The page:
Misinformation surrounding Roe v. Wade overturn spreading across media

Misinformation regarding healthcare, legalities, and stereotypes have spread like wildfire since June


Campbell Goter

American media often contains false information spread without proper research or questioning.

Skylar Whalen, Editor-in-Chief

Roe v. Wade was officially overturned by the Supreme Court on June 24, 2022. Since the court’s decision, controversies and misinformation have spread through the media. Misinformation has caused further division within different communities. 

There are a few falsifications that can be dismissed by fact.

One “myth” is that the Roe v. Wade overruling ends abortion completely. This is not correct. The court decision to overrule was purely constitutional, in that it legally gives abortion decisions back to the states. Different state populations will be able to vote on abortion (like Kansas) or choose officials who will vote on laws, making decisions which reflect the voting population of its state. 

It is crucial to acknowledge, however, that state restrictions on traveling for abortion are currently up in the air, considering different legal decisions protecting this travel could also be revisited. Some states have previously attempted to restrict and ban abortion-related travel. This is a serious concern some have for the future.

For those that do have the option to travel to receive an abortion, cost is a difficult factor.

Another misconception about abortion circulating Twitter and other media sources is that “under pro-life laws, women who have ectopic [and miscarriage] pregnancies can’t get care.” This is also incorrect.

An ectopic pregnancy is when a “fertilized egg implants outside of the uterus, most commonly in the fallopian tube”. The fallopian tube can’t expand like the uterus, so the egg will not be able to grow and develop. Eventually, the egg will die. According to the medical community, ectopic pregnancy is not abortion; it will not survive naturally.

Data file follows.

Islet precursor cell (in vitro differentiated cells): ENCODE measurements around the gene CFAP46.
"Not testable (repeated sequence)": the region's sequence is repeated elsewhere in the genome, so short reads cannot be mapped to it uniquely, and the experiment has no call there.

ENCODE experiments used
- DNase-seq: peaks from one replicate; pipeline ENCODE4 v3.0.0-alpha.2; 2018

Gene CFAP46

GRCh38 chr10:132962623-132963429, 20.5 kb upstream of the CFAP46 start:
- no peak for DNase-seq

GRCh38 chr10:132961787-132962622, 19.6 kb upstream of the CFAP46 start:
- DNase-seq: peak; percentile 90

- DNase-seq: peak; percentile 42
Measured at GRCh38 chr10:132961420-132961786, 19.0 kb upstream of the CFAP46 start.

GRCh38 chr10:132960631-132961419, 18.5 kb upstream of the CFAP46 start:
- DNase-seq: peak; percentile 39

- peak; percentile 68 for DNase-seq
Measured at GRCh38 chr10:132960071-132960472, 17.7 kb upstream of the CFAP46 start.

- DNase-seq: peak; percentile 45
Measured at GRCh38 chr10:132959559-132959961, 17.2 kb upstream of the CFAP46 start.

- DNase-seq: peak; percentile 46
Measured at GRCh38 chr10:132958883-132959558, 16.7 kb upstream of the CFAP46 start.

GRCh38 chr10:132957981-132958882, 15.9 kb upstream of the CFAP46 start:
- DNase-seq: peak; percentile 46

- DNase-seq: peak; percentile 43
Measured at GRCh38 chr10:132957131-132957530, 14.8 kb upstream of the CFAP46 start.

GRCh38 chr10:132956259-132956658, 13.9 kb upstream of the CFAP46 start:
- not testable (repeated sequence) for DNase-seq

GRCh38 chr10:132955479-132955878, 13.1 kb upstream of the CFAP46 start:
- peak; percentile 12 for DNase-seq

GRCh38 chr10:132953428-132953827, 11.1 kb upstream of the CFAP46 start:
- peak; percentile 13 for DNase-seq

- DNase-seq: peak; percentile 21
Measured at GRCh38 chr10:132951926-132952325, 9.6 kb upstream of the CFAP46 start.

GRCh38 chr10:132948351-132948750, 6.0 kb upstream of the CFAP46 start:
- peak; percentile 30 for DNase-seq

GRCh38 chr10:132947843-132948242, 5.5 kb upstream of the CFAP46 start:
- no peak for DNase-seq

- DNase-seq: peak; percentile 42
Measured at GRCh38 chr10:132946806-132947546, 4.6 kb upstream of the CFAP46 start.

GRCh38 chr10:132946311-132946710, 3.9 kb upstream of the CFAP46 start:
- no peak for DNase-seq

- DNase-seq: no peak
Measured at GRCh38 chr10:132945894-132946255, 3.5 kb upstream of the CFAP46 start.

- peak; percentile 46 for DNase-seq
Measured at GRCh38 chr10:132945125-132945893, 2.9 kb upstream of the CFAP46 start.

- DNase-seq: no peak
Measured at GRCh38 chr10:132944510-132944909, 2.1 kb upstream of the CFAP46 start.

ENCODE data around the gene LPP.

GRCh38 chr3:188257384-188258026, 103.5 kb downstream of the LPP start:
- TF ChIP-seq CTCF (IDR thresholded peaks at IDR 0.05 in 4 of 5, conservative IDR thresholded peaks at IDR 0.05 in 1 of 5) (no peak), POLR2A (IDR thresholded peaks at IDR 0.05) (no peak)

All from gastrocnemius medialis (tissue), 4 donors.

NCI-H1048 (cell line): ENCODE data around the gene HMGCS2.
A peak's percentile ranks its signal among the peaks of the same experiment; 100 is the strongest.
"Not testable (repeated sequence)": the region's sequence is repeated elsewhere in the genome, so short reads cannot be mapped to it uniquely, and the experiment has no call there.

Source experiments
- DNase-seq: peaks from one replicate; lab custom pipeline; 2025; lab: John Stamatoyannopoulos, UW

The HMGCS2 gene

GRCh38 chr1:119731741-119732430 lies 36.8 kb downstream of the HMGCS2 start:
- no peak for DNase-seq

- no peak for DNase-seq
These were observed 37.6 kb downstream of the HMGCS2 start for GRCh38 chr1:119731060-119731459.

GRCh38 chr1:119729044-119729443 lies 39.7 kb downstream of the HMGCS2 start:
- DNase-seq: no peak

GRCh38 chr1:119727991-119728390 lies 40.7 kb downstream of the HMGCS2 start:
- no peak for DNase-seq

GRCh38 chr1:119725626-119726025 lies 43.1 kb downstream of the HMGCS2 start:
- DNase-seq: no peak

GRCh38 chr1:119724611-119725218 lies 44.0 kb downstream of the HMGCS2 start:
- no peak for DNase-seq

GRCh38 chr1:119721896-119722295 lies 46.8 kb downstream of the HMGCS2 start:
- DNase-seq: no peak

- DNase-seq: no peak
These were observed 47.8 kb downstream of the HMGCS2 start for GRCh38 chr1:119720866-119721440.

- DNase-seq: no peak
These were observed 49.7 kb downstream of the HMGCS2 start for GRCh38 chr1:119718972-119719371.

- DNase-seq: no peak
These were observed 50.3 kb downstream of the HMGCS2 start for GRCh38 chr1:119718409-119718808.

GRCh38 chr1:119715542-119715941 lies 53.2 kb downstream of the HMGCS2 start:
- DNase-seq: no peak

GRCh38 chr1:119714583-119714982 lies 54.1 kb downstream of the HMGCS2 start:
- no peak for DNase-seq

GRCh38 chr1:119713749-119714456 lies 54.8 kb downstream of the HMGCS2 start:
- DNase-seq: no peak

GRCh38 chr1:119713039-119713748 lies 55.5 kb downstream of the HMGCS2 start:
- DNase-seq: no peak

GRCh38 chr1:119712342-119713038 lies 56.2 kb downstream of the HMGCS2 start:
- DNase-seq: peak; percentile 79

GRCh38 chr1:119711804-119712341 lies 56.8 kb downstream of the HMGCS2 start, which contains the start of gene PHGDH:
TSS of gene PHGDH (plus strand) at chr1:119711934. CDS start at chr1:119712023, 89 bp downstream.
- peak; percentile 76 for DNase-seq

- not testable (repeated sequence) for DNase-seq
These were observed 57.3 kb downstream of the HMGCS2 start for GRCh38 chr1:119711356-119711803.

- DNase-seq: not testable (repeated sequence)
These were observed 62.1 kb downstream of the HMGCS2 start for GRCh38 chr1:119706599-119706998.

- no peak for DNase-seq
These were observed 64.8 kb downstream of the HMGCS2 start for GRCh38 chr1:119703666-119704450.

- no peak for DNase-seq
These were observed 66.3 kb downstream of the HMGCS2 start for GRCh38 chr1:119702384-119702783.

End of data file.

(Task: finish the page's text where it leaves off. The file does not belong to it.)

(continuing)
Miscarriages will also continue to be treated. Different states have released how their laws will define these pregnancy situations. The court decision does not mention anything about prohibiting miscarriage treatment.

Another misconception heavily prevalent in the media is that all pro-life activists align with the Republican Party. This is not true. Any person can be aligned with any political party and still have “non conforming” or “conflicting” views. For example, Democrats for Life of America is an organization supporting just that: Democratic pro-life citizens. Additionally, anyone politically independent, centrist, or neutral can always have a specific belief that “leans” one way or the other.

It is important to separate social issues from political issues.

Vox writer Patrick Day expressed how frustrating it is to feel like the only progressive pro-life advocate. According to Day, “being progressive and being pro-life are one and the same”.

Misinformation can be easily spread from person to person as well as through the media. Research is key — make sure to find reputable, unbiased, and fact-based sources when spreading information you find.